Scaffolding and Adaptation in Video Games
Teacher is to student as game is to player. Scaffolds and differentiation are cousins of challenge and ZPD.
If you are a teacher/educator, parent, researcher in education or in a teacher prep program then you've likely heard the term "scaffold". It was first coined by Wood, Bruner, and Ross (1976). Generally, scaffolding is support given to students according to their needs, to help students meet and/or achieve learning goals. It is heavily related to (what I like to call its "cousin") ZPD, in that both the type and amount of scaffolding that is required for a student to be successful with a task, will depend the level of challenge of that particular task.
Maybe you're wondering what this looks like... In math education, this can take the form of providing students with a calculator, giving them smaller numbers to work with at first, or for example, using visual representations such as a tape diagram when starting to learn about ratios and rates. In ELA this could mean providing students with a graphic organizer to parse out the various elements of a given reading (main idea, characters, setting, theme, etc), using sentence starters, or chunking. The idea of providing scaffolds for students is also closely related to differentiation/differentiated instruction.
Inherent within the design of almost ALL video games are scaffolds, which seek to guide a player through a given challenge or objective.
So how do video games give support to players in order for them to reach the game's challenges or learning goals? Just like in education, video games attempt to tailor the experience to the needs or ability level of the player, or at least give the player the option to do so.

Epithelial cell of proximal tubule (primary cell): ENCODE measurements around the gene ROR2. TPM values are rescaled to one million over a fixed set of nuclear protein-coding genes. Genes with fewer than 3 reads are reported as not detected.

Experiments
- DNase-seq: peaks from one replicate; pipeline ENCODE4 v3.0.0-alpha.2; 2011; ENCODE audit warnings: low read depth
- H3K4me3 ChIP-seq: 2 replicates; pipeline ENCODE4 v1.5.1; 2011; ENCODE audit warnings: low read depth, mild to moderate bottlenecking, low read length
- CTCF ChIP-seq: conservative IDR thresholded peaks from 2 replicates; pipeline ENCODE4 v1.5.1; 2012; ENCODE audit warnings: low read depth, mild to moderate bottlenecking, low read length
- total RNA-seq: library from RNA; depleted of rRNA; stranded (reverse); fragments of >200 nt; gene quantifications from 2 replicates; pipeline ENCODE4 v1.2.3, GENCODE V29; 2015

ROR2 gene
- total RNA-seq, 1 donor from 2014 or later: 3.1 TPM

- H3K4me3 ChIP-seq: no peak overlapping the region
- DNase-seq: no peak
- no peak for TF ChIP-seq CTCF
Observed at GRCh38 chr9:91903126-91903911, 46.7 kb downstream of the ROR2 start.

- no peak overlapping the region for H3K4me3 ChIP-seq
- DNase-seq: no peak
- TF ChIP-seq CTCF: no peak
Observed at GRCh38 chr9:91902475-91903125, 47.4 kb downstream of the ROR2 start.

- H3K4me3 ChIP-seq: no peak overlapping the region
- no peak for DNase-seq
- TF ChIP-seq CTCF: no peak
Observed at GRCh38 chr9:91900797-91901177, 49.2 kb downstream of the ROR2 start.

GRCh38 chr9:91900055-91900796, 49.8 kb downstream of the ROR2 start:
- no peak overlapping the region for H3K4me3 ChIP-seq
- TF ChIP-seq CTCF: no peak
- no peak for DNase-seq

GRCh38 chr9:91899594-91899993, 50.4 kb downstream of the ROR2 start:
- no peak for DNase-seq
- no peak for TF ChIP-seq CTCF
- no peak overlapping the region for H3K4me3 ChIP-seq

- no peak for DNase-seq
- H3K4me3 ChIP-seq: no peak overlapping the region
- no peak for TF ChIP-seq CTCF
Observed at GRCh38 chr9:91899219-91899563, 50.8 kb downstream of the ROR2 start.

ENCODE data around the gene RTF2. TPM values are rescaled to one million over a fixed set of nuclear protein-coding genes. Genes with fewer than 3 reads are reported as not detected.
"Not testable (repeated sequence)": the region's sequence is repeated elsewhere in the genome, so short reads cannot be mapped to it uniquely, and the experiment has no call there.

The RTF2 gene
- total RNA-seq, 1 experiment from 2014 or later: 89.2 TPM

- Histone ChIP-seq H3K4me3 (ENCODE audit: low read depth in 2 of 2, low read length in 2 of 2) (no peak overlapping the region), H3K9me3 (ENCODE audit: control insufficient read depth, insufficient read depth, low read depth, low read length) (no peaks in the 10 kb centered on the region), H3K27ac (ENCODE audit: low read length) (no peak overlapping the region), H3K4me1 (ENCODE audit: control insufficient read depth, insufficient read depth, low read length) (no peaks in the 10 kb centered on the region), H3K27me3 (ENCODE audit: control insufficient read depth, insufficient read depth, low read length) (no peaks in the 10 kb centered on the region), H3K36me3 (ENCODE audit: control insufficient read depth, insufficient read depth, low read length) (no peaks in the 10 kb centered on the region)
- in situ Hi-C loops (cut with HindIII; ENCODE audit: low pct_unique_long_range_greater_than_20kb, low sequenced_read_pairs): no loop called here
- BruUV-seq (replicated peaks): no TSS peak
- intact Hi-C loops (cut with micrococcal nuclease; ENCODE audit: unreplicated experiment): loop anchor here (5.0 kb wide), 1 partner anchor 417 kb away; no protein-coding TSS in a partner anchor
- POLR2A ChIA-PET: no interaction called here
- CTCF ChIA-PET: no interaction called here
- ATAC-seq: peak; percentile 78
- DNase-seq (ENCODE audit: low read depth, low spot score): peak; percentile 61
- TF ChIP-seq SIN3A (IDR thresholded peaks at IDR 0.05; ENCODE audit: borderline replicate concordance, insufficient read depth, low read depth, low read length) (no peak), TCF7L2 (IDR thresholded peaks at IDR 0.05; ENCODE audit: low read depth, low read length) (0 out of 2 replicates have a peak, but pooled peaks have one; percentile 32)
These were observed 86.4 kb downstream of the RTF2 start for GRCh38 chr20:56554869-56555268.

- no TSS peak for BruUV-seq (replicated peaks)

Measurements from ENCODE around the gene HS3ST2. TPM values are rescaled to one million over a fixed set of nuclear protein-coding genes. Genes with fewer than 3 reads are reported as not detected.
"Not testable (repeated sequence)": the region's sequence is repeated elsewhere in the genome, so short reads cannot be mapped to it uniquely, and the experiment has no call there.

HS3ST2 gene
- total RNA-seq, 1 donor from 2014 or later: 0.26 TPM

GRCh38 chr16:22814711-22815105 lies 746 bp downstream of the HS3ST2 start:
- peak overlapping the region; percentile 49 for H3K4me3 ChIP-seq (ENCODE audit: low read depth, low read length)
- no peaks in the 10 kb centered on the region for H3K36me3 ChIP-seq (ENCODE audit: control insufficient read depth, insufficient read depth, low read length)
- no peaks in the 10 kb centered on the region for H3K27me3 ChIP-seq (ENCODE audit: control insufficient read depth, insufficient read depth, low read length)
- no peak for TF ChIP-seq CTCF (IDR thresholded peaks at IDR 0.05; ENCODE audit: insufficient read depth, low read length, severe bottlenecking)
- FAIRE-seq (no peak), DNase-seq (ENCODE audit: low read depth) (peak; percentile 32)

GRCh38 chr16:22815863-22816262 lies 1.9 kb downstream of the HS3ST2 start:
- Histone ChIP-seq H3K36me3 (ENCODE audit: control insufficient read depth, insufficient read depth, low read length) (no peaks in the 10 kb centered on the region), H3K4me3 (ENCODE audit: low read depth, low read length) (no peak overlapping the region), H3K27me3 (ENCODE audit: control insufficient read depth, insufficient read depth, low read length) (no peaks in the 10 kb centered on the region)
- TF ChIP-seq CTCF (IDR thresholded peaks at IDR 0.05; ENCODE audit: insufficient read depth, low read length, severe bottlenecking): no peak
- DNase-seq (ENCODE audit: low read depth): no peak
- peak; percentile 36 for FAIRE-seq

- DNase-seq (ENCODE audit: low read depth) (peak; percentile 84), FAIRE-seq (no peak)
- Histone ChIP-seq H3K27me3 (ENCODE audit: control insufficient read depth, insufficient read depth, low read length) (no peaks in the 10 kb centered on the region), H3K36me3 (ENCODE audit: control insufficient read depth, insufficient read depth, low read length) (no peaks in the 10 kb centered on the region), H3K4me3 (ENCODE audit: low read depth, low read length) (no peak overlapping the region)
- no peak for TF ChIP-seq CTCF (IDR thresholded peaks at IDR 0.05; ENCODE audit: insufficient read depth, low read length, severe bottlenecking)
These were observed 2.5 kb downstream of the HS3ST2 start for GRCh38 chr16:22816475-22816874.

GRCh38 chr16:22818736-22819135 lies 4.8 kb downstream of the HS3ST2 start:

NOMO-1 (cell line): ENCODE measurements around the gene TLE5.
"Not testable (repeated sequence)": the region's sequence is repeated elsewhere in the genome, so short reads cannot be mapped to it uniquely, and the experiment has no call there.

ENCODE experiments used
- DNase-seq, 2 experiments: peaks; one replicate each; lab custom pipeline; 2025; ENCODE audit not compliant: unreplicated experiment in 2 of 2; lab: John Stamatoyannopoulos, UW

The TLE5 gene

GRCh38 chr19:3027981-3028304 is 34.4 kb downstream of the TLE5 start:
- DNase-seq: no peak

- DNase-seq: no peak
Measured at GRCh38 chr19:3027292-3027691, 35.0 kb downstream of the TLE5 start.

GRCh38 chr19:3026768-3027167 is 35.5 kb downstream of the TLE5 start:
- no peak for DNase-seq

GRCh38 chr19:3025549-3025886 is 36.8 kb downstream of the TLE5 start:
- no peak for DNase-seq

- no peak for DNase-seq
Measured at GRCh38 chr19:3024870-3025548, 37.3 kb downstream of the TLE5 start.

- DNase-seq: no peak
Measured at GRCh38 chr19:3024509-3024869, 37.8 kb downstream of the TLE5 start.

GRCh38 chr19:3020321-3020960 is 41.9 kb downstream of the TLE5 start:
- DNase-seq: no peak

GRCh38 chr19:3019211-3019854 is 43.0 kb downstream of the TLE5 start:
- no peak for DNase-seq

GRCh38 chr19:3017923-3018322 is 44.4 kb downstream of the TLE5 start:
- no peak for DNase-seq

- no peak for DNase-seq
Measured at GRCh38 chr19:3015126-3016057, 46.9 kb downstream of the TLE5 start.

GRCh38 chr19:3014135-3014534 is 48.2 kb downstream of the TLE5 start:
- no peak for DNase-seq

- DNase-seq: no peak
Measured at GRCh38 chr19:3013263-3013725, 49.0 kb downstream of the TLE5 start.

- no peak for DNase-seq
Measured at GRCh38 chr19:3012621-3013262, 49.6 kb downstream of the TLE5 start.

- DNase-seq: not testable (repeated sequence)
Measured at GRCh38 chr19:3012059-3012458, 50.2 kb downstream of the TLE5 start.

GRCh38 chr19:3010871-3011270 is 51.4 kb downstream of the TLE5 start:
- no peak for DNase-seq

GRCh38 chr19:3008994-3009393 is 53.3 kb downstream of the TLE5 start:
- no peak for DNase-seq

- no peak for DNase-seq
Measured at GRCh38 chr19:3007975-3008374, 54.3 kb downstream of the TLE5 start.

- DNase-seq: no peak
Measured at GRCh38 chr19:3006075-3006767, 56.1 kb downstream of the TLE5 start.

Just like in education, video games attempt to tailor the experience to the needs or ability level of the player, or at least give the player the option to do so.
What this looks like varies from game to game, but it often comes in the form of providing the player with some kind of prompt when faced with a new challenge, a hint if they fail to complete an objective, or giving the player some sort of agency with regards to the level of difficulty. In video games, scaffolding exists alongside situated learning, as the scaffold is introduced at the same time as the challenge is being introduced to the player, all taking place within an immediately relevant and useful context. A great example is 2017's Mario + Rabbids Kingdom Battle in which the game allows you to set the difficulty to easy before battles, and constantly gives the players scaffolds as it introduces new battle challenges. Scaffolds are present in most genres in some form or another. Below is what it looks like in 2017's popular RPG Ni No Kuni II:
It should be noted that scaffolds work the same way in video games as they do in education. That is, the scaffold is removed after the first you are being taught that specific thing.
Video game scaffolds such as prompts for example, do not repeat themselves or show up after the first time they are presented to the player. It is assumed that you have learned whatever the game was teaching you. In case you didn't quite learn it or get it well enough, or you don't remember or haven't played in a while, this information is typically stored in an in-game library or encyclopedia somewhere (usually in the main menu) for the player to access at any time.